Staircase Featured in Hungry Horse News!


May 11, 2017 at 7:04 am | By Chris Peterson Hungry Horse News

 John Colliander of West Glacier built the spiral staicase for this treehouse that will be featured on the DIY Network next week.

John Colliander of West Glacier built the spiral staicase for this treehouse that will be featured on the DIY Network next week.

A West Glacier man played a part in a treehouse project that will soon be featured on the DIY network show, “The Treehouse Guys.”

Builder John Colliander of Treeworks Log and Timberframe Construction, made the 18-foot wooden spiral staircase for a treehouse the show staffers built with homeowners Darin Robison and Kati O’Toole on their Dillon Road property.

Colliander began work on the staircase about a year ago, which is made of larch treads attached to an 80-plus-year-old Douglas fir Robison salvaged from his grandmother’s woods.

Colliander, 37, is a fourth-generation builder. He grew up in Polson and worked trail crew in Glacier National Park for several years before striking out on his own. Trail crews make do with what’s around them, and Colliander brings that style to his own work.

“In trail crew, we use nature to accomplish our building needs,” he said.

He designed the staircase using a freeware program from Google. The four-foot treads are hewn from his own small sawmill and attached to the Doug fir with 1-inch, 6 1/2-foot bolts.

He used a four-foot long drill bit to make the holes and crafted the mortise and tenon joints with a chainsaw.

The end result is a staircase that looks like something out of Lord of the Rings.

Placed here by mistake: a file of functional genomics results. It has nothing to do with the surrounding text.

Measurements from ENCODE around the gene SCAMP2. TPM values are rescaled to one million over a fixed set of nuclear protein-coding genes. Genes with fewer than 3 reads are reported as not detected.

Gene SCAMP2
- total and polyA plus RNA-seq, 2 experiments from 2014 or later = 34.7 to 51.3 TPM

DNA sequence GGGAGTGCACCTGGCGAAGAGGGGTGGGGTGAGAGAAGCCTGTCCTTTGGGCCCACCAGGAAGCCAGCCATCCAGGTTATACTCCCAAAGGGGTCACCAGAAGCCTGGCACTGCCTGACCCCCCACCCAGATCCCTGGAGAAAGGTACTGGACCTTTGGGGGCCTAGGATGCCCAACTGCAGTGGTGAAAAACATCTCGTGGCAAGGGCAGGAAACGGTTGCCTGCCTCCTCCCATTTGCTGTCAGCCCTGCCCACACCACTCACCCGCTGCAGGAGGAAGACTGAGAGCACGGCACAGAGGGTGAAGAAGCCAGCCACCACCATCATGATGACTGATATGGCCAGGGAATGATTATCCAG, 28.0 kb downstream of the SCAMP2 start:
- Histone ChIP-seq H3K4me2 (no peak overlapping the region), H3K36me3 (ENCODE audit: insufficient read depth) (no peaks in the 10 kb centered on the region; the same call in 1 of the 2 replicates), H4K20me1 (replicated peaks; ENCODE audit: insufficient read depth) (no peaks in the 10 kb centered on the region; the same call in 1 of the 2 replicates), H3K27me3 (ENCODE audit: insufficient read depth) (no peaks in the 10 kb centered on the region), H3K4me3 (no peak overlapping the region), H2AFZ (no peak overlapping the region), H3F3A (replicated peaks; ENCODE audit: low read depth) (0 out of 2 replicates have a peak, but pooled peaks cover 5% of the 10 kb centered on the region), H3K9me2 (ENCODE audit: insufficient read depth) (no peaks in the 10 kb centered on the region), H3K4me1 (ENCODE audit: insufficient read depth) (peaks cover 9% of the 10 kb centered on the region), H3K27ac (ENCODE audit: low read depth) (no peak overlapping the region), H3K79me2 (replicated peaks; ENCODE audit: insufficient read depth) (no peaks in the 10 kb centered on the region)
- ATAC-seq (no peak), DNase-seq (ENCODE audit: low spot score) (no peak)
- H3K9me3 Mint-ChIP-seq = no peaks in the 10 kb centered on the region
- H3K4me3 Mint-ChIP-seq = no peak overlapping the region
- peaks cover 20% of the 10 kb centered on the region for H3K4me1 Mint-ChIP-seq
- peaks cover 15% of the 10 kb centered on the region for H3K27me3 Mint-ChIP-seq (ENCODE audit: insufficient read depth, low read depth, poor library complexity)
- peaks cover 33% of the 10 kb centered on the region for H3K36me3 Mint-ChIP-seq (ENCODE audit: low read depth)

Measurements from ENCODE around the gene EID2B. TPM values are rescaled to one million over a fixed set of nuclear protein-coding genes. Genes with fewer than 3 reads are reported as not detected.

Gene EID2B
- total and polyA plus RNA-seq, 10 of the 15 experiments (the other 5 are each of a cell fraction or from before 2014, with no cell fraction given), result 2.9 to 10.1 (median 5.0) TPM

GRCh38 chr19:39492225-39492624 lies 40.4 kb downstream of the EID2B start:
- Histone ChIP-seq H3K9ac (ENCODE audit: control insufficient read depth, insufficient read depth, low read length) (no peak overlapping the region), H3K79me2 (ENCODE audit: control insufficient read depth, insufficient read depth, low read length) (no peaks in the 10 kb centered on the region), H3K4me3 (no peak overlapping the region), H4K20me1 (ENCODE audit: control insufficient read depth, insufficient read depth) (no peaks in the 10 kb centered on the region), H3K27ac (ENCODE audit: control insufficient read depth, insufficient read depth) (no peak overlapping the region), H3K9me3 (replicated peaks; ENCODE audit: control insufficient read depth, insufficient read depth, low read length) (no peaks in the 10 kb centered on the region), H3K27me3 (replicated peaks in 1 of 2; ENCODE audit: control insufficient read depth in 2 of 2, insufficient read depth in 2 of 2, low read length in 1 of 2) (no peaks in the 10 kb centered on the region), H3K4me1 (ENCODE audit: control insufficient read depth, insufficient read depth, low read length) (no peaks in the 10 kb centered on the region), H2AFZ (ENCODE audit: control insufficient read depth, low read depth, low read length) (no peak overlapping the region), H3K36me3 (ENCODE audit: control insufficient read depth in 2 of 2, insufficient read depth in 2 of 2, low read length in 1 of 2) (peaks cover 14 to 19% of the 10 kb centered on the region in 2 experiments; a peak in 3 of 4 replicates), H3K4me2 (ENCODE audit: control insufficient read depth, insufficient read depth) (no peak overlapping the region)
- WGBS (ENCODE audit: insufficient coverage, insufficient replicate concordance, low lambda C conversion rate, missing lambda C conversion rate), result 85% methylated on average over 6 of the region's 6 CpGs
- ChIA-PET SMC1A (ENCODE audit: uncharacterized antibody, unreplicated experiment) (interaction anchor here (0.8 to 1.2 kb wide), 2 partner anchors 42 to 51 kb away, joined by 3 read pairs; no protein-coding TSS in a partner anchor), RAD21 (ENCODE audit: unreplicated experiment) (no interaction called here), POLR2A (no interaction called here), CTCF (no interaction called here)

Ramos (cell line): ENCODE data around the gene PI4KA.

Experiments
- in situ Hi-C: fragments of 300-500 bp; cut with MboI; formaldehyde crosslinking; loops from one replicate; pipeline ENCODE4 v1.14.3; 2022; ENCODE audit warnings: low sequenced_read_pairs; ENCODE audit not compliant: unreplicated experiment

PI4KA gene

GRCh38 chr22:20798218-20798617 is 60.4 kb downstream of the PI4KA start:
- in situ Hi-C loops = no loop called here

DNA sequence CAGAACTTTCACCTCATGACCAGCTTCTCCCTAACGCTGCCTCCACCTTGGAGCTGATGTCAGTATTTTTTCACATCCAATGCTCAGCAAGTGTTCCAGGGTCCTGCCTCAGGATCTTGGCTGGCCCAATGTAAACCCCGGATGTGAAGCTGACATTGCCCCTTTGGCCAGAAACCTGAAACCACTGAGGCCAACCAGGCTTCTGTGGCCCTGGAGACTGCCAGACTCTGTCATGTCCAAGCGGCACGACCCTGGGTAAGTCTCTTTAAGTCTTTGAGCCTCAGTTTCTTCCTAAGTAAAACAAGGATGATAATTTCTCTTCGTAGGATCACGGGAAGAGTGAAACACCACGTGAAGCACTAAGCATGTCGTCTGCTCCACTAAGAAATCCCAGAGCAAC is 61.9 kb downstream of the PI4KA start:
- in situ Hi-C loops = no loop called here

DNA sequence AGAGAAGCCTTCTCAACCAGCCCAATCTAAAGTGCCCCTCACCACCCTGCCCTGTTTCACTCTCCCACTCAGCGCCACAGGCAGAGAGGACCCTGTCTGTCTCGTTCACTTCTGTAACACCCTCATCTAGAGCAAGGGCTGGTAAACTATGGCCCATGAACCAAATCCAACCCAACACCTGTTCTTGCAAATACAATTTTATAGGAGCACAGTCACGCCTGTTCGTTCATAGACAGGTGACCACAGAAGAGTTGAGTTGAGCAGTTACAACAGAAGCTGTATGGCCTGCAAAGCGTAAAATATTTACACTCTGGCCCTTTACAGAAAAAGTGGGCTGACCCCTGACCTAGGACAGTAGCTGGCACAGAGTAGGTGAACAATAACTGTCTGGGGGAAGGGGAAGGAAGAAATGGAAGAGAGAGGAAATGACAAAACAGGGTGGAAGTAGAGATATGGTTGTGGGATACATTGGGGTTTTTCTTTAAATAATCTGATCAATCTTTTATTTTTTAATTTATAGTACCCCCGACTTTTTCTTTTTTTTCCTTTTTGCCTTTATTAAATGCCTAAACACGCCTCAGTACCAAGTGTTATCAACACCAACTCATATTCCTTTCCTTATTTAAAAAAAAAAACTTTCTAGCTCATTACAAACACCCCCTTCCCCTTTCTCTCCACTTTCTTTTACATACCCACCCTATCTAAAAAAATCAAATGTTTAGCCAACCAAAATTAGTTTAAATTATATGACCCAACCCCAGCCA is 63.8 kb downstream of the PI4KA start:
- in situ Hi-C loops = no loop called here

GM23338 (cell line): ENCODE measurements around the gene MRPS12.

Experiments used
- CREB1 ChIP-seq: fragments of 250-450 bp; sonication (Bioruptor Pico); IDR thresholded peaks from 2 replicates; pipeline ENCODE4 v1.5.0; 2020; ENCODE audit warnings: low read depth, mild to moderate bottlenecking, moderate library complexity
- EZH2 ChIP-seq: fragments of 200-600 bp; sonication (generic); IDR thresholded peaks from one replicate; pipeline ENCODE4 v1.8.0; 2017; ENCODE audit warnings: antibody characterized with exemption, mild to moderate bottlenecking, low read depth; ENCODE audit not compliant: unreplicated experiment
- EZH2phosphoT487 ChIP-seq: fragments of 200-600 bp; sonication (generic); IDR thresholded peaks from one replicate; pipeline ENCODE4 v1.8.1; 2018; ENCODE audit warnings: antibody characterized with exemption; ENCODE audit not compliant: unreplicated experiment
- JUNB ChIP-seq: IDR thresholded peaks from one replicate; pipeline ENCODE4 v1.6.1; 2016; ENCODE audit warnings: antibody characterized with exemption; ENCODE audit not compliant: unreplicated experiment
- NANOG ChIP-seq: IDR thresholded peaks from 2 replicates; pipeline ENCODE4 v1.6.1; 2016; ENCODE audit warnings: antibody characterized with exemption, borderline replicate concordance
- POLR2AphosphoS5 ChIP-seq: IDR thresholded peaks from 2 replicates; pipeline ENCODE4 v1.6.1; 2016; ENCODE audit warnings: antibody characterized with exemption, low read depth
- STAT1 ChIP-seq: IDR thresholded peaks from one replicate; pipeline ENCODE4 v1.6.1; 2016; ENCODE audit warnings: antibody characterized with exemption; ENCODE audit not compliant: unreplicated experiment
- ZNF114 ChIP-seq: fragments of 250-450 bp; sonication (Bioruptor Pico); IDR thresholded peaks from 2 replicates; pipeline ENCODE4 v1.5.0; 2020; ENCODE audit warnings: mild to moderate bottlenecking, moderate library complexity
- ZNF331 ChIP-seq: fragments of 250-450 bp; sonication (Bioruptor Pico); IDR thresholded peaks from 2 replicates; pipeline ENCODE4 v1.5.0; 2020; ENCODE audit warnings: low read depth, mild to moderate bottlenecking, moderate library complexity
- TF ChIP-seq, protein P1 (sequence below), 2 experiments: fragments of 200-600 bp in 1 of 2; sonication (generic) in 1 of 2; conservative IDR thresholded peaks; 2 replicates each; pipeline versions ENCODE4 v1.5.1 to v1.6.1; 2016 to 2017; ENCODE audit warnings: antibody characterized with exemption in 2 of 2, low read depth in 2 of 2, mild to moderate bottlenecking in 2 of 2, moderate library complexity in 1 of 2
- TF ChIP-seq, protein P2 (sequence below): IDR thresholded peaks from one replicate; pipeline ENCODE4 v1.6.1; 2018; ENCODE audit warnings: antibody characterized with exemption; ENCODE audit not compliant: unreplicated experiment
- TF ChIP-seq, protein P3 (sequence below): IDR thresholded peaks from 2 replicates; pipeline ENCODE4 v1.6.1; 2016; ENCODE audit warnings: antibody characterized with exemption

Colliander also milled the siding for the treehouse as well. It will be featured on the DIY network on May 15th at 9pm PST. and then as a re-run after that.

O’Toole said eventually the couple would like to have three treehouses on their property as vacation rentals.

“The treehouse has all the amenities of a luxury rental up the trees in your own private area,” O’Toole said.

The couple is still completing some of the interior and finish work and is in the process of getting the necessary county approvals for a water supply system for the structure. They hope to open by this fall, she said.

The house is supported by several Ponderosa pine trees as well as other timber beam supports.

Colliander, meanwhile, is onto his next project. He said he plans on spending the summer living in a tepee with his wife, Michele, and their sons Mason, 9, and Miles, 7, while he works on a home up the North Fork on a plot of land they recently purchased.

View more about the treehouse at: